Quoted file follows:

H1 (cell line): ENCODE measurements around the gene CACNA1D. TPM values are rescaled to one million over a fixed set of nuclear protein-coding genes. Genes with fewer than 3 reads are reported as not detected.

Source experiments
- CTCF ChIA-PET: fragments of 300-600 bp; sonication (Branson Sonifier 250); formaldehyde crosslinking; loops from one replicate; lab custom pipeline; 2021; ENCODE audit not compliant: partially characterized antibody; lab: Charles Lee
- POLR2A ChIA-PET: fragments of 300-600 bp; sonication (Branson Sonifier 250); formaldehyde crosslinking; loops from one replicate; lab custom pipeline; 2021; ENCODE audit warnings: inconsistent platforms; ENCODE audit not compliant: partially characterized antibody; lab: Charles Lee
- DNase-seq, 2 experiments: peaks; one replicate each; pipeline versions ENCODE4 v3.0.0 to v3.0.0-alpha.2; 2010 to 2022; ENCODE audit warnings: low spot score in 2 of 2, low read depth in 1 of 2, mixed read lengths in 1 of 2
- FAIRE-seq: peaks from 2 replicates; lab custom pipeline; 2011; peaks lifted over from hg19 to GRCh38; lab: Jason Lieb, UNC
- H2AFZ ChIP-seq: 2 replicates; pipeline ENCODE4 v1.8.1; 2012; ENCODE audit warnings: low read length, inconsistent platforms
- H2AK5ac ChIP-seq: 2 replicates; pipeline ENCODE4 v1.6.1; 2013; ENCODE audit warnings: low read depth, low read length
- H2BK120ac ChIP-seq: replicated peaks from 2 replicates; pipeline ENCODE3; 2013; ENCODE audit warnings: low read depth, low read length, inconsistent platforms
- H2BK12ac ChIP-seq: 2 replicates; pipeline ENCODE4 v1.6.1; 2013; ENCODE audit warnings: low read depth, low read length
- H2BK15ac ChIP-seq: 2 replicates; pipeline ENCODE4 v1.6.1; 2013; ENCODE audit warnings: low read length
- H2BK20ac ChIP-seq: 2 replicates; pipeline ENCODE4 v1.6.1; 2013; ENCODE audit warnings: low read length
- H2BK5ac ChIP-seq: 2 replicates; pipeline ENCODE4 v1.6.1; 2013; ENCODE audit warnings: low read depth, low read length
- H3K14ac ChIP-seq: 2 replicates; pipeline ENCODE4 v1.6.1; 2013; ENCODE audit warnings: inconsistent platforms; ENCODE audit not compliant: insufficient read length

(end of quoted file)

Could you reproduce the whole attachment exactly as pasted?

H1 (cell line): ENCODE measurements around the gene CACNA1D. TPM values are rescaled to one million over a fixed set of nuclear protein-coding genes. Genes with fewer than 3 reads are reported as not detected.

Source experiments
- CTCF ChIA-PET: fragments of 300-600 bp; sonication (Branson Sonifier 250); formaldehyde crosslinking; loops from one replicate; lab custom pipeline; 2021; ENCODE audit not compliant: partially characterized antibody; lab: Charles Lee
- POLR2A ChIA-PET: fragments of 300-600 bp; sonication (Branson Sonifier 250); formaldehyde crosslinking; loops from one replicate; lab custom pipeline; 2021; ENCODE audit warnings: inconsistent platforms; ENCODE audit not compliant: partially characterized antibody; lab: Charles Lee
- DNase-seq, 2 experiments: peaks; one replicate each; pipeline versions ENCODE4 v3.0.0 to v3.0.0-alpha.2; 2010 to 2022; ENCODE audit warnings: low spot score in 2 of 2, low read depth in 1 of 2, mixed read lengths in 1 of 2
- FAIRE-seq: peaks from 2 replicates; lab custom pipeline; 2011; peaks lifted over from hg19 to GRCh38; lab: Jason Lieb, UNC
- H2AFZ ChIP-seq: 2 replicates; pipeline ENCODE4 v1.8.1; 2012; ENCODE audit warnings: low read length, inconsistent platforms
- H2AK5ac ChIP-seq: 2 replicates; pipeline ENCODE4 v1.6.1; 2013; ENCODE audit warnings: low read depth, low read length
- H2BK120ac ChIP-seq: replicated peaks from 2 replicates; pipeline ENCODE3; 2013; ENCODE audit warnings: low read depth, low read length, inconsistent platforms
- H2BK12ac ChIP-seq: 2 replicates; pipeline ENCODE4 v1.6.1; 2013; ENCODE audit warnings: low read depth, low read length
- H2BK15ac ChIP-seq: 2 replicates; pipeline ENCODE4 v1.6.1; 2013; ENCODE audit warnings: low read length
- H2BK20ac ChIP-seq: 2 replicates; pipeline ENCODE4 v1.6.1; 2013; ENCODE audit warnings: low read length
- H2BK5ac ChIP-seq: 2 replicates; pipeline ENCODE4 v1.6.1; 2013; ENCODE audit warnings: low read depth, low read length
- H3K14ac ChIP-seq: 2 replicates; pipeline ENCODE4 v1.6.1; 2013; ENCODE audit warnings: inconsistent platforms; ENCODE audit not compliant: insufficient read length